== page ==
The primary purpose of home monitoring systems is to send alarm signals in case of a burglary, fire, or other urgent event. This is what most people see as the “value” of an alarm system. Really though, what you are getting is “peace of mind”.
How do you get “peace of mind”? It helps to know what’s going to happen when the alarm is tripped. Many customers I’ve dealt with over the years have only a vague idea of what goes on when an alarm occurs, especially those that have never had a system before.
Home monitoring systems in most cities don’t send signals directly to the authorities.
Instead, they go to a central monitoring station where the information comes up on a computer screen for an operator.
The 24-hour staff is trained to deal with signals from many types of alarm equipment, and they may talk to dozens of alarm customers and dealers during a shift.
The operator will see your name and address, as well as the alarm signal sent by your panel. Alarm signals are prioritized; Fire comes first, then Panic, followed by Burglary.
The operator will typically call your home first, giving you a chance to give your password.
This is a pre-arranged word you choose that tells the operator everything is all right.
If you don’t answer the call, or fail to give the correct password, the central station operator will notify the authorities. Most stations also notify anyone you have listed as trusted family members, friends, or neighbors. If you’ve given anyone on your list a key to your house, along with a valid alarm code, they can meet authorities on the house.
Police will usually contact the central station, telling them what they found at the premises.
All of this activity is logged in the central station computers. This allows you to find out later exactly what signals were involved, what action was taken, and who was contacted.
Home monitoring systems also transmit signals when they sense problems within the equipment itself. These maintenance reports alert you that service may be required.
If you have a vacation home or other part-time residence, home security alarm monitoring is a very good idea. Alarms and trouble conditions are reported to the monitoring station 24 hours a day, even while you’re not at the house. Alarm monitoring companies let you specify who should be notified for which kinds of signals.
Alarm panels have a battery inside to run the system during a power outage. These back-up batteries have a life span of about 3 to 5
years. When they fail, the keypads will beep to signal a low battery condition. Alarm panels also beep for other trouble conditions, including blown fuses and damaged wiring.
This is all fine if you’re there to hear the beeping keypads; but if you’re gone for long periods of time, what’s next? The “low battery” may die completely, or parts of the system won’t be able to signal an alarm condition. Either way, your home may be left partially or completely unprotected.
Alarm monitoring systems prevent all of this. Instead, you get a real-time link to what’s going on in your home. If anything goes wrong at the house, you’re never more than a phone call away.
Home monitoring systems can do more than just communicate alarms and maintenance signals. Most security panels can also be programmed to send two other useful signals:
Opening and Closing reports tell the central station whenever the system is armed and disarmed. Originally intended for alarms in businesses, this feature is also useful for residences. You can use it for tracking the comings and goings of cleaning crews, house sitters, property managers, realtors, and anyone else. You can identify each user by assigning them each a different arm/disarm code.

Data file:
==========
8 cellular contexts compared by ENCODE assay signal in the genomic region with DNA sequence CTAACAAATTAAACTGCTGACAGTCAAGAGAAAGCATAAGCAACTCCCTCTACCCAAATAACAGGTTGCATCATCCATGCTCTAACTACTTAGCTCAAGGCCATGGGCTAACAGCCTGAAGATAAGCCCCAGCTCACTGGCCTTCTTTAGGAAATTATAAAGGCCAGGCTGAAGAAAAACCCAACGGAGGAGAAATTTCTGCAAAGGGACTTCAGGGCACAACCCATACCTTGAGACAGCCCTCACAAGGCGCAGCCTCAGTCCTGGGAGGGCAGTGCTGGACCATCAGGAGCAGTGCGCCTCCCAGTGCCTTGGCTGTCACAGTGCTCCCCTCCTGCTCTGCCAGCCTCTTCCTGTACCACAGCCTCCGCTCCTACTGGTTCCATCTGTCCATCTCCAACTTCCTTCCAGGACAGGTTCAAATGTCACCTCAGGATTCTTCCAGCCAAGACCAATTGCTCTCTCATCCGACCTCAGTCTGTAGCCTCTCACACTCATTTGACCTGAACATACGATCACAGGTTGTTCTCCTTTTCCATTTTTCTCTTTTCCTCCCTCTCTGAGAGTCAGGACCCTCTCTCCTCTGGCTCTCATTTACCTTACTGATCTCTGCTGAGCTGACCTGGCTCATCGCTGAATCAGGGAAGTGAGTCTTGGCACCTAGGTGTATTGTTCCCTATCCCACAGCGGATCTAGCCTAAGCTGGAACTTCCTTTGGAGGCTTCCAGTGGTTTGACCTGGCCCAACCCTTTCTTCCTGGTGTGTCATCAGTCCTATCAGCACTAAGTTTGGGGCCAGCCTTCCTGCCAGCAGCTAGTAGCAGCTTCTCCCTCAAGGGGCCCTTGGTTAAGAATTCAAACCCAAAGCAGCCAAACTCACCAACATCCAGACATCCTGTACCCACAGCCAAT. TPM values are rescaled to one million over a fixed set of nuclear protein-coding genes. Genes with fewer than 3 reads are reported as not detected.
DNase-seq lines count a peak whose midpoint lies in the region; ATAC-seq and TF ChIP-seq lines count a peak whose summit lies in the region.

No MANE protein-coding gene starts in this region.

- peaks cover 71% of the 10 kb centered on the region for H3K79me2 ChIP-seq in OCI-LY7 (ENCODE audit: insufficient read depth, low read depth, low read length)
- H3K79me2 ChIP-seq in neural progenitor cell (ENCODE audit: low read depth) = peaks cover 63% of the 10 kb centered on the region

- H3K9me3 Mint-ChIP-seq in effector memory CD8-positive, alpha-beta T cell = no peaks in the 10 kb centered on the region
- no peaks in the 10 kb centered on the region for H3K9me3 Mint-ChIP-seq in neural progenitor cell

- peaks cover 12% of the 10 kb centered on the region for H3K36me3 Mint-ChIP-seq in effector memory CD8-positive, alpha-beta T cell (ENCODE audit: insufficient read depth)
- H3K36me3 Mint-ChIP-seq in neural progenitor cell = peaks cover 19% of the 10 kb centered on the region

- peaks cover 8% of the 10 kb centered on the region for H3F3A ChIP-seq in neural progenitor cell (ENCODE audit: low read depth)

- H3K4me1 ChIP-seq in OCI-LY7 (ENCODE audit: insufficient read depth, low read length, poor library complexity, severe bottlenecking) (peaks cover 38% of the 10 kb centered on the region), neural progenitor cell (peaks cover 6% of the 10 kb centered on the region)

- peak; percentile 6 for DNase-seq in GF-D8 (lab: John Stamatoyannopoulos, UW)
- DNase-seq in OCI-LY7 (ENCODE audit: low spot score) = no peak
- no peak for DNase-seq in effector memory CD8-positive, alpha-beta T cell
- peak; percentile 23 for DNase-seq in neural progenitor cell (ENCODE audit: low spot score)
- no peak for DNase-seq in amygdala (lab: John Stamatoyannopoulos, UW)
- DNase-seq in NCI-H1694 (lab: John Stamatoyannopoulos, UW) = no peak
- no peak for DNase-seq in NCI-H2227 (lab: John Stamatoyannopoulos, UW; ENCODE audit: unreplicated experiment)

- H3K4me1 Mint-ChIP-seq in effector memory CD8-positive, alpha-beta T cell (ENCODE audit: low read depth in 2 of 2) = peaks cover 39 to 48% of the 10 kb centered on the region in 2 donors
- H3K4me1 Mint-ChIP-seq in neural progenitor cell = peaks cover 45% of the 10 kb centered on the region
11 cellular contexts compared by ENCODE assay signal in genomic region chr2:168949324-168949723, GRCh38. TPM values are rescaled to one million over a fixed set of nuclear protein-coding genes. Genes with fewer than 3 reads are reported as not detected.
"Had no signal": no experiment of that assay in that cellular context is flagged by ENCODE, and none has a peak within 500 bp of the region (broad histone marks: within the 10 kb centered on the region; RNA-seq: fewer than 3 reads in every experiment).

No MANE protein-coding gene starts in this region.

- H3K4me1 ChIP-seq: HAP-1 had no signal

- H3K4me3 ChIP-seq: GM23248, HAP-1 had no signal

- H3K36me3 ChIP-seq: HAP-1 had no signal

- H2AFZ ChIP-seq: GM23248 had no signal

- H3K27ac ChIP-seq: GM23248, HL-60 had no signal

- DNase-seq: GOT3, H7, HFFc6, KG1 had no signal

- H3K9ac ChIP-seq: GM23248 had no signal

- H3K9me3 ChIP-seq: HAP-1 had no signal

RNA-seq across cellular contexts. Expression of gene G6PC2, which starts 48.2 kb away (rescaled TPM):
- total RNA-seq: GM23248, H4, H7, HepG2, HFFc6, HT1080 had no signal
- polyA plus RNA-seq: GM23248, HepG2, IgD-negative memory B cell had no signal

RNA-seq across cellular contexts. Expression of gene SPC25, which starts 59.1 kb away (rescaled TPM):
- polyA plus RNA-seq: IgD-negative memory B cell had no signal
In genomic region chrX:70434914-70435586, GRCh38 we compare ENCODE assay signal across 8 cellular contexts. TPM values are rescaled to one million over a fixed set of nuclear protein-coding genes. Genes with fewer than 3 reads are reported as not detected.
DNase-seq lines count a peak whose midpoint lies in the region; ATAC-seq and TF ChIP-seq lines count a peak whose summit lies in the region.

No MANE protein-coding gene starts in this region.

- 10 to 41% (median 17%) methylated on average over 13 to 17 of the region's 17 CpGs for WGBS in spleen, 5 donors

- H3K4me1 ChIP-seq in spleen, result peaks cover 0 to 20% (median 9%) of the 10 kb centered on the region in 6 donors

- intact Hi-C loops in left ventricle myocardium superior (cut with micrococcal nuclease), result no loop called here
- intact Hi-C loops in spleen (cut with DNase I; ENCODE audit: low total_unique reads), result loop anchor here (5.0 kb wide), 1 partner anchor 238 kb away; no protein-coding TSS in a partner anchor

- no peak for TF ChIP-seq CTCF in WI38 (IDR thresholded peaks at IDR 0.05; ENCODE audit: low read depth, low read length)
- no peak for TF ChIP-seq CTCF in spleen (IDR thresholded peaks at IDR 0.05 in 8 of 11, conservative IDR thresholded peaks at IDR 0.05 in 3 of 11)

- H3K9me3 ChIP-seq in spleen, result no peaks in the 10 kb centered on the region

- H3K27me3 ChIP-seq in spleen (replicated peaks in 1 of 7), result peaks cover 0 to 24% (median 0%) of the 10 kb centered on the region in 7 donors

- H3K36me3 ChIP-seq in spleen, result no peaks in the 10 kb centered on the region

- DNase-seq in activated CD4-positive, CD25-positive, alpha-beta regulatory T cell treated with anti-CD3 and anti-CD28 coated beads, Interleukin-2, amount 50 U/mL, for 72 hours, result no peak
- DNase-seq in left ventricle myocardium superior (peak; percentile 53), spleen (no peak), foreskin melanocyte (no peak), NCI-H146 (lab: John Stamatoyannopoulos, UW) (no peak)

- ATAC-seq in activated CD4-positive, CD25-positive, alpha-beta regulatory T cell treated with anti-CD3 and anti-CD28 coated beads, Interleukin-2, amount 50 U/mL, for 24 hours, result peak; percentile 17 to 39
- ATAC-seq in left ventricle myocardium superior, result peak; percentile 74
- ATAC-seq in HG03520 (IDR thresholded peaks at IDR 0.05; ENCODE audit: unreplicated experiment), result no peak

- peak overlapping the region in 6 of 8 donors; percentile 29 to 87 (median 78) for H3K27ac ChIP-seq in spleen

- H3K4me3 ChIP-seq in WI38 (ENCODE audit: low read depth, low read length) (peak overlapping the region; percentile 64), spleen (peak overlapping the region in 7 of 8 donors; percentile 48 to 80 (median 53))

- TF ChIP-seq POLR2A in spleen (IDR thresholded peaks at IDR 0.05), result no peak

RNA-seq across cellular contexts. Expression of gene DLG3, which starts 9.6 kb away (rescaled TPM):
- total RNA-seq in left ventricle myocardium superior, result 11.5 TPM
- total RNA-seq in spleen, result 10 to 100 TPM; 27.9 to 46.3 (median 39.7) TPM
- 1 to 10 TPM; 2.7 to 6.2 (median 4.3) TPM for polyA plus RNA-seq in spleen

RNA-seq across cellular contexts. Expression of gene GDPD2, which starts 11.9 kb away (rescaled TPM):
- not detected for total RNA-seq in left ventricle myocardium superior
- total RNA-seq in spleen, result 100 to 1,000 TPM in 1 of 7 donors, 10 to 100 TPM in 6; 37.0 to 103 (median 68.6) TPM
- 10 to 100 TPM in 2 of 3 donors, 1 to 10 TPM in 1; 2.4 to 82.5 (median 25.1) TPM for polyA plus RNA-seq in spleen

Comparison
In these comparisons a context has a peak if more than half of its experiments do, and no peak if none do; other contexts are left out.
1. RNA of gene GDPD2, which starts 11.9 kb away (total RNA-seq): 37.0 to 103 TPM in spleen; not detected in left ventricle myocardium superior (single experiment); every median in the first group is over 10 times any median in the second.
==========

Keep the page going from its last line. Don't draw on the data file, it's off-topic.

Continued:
How useful is this? I had one customer call to ask for her open/close activity. She had hired a cleaning crew, which came every two weeks while she was away. They were supposed to be doing a thorough cleaning of the house. But, she noticed that the house wasn’t looking very clean.
You can see where this is going. The report showed that the “cleaning crew” was only in her house for less than an hour! Needless to say, she dismissed them…
To learn more on these signals, see this page on "How to Use Opening and Closing Reports."
Home monitoring systems can also detect environmental signals, with the proper sensors. Any home left unoccupied for days at a time can have things go wrong: Water heaters and supply lines can develop leaks, and pipes can freeze and burst. These events can cause thousands of dollars in water damage.
A power failure can leave a house too hot, or cold to the point of freezing. Without power, refrigerators and freezers shut down, leaving food to spoil.
Sensors can be added to home monitoring systems that will detect high or low temperatures, water leaks, power failures, and other conditions. The alarm panel can report these problems when they occur, so action can be taken right away.
Temperature Sensors can be added to most systems. These can be set to trigger above or below a certain temperature, so they can be adjusted to fit your situation.
For example, maybe you live in a cold climate. If the furnace were to fail, you could be alerted before the temperature in the house dropped to freezing, preventing damage to plumbing pipes.
Or, you may have some expensive wine stored in a cooler. If the chiller quit working, you could be notified before heat ruins your collection.
Leak Detectors are usually placed on the floor in low spots in the house. If a pipe bursts, the water is sensed by the detector and triggers an alarm. This could save your wood flooring, carpeting, and furniture from irreparable damage, if it’s caught early.
Learn more about how an environmental zone can be part of a Custom Security System.
Should You Self Monitor Your Alarm System?
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